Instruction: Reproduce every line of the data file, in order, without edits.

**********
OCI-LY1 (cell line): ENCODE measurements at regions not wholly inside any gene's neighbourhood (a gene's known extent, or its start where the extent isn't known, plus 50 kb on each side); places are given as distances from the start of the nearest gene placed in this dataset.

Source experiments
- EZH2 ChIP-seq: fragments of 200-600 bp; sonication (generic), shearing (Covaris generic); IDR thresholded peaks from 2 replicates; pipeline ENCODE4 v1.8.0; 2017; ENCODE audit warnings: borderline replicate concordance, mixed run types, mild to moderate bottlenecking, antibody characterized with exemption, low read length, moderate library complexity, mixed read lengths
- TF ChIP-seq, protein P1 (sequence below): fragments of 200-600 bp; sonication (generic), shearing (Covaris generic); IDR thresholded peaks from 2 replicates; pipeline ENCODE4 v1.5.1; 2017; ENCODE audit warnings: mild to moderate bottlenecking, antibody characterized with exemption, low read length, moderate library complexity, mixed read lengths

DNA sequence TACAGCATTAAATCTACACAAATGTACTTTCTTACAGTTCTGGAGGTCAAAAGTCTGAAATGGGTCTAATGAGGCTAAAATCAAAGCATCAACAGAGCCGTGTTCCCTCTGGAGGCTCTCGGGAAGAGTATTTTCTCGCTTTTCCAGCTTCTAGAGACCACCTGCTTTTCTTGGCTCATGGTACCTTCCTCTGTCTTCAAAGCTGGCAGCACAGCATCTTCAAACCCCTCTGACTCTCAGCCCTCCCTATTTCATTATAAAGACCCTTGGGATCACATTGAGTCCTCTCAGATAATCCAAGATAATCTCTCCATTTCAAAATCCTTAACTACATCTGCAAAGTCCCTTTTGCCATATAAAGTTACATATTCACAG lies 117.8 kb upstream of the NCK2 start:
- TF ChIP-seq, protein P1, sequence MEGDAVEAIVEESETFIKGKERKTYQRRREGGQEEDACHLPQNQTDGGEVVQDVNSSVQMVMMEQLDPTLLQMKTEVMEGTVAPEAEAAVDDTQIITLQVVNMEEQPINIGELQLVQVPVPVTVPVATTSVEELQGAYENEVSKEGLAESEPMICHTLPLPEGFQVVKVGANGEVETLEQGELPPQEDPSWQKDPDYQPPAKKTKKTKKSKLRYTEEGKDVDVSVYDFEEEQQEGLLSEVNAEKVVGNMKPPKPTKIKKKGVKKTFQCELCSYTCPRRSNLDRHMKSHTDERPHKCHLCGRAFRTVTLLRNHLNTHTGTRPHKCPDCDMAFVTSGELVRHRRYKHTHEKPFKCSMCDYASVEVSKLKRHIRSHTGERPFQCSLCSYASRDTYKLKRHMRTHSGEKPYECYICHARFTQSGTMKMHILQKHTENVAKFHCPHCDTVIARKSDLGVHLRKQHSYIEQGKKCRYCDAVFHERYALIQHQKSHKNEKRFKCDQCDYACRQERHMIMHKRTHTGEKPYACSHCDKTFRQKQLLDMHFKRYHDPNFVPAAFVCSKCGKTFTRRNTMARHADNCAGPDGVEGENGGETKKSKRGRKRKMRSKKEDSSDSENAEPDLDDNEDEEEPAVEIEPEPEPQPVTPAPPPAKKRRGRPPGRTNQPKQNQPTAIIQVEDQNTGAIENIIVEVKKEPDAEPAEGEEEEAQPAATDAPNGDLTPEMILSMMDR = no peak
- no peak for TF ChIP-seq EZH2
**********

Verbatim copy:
OCI-LY1 (cell line): ENCODE measurements at regions not wholly inside any gene's neighbourhood (a gene's known extent, or its start where the extent isn't known, plus 50 kb on each side); places are given as distances from the start of the nearest gene placed in this dataset.

Source experiments
- EZH2 ChIP-seq: fragments of 200-600 bp; sonication (generic), shearing (Covaris generic); IDR thresholded peaks from 2 replicates; pipeline ENCODE4 v1.8.0; 2017; ENCODE audit warnings: borderline replicate concordance, mixed run types, mild to moderate bottlenecking, antibody characterized with exemption, low read length, moderate library complexity, mixed read lengths
- TF ChIP-seq, protein P1 (sequence below): fragments of 200-600 bp; sonication (generic), shearing (Covaris generic); IDR thresholded peaks from 2 replicates; pipeline ENCODE4 v1.5.1; 2017; ENCODE audit warnings: mild to moderate bottlenecking, antibody characterized with exemption, low read length, moderate library complexity, mixed read lengths

DNA sequence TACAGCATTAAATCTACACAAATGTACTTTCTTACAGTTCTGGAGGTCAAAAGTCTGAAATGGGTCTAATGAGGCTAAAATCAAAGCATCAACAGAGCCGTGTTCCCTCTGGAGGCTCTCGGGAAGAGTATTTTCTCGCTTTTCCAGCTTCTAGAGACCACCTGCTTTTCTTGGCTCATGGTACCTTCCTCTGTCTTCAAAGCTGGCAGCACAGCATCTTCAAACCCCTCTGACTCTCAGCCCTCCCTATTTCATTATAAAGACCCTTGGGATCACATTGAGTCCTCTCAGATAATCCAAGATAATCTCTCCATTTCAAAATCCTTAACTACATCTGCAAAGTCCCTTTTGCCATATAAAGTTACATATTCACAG lies 117.8 kb upstream of the NCK2 start:
- TF ChIP-seq, protein P1, sequence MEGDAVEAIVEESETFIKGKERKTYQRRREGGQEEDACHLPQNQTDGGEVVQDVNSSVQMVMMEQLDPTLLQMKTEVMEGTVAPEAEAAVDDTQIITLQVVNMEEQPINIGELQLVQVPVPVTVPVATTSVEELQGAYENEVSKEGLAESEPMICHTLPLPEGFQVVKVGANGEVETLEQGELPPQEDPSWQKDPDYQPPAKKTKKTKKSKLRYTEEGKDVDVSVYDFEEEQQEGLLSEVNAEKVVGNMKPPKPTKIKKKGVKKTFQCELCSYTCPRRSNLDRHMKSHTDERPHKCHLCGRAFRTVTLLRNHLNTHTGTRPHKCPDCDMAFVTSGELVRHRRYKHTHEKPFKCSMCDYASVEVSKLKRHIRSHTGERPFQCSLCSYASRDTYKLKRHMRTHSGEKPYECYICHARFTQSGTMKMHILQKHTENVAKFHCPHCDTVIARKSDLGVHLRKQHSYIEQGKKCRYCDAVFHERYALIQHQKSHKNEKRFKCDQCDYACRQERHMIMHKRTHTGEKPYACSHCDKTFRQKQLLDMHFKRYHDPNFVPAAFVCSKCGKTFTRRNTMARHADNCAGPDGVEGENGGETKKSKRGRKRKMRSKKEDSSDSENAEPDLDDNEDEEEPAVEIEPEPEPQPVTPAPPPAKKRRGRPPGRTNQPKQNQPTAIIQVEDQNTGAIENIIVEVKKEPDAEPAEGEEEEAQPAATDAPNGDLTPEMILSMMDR = no peak
- no peak for TF ChIP-seq EZH2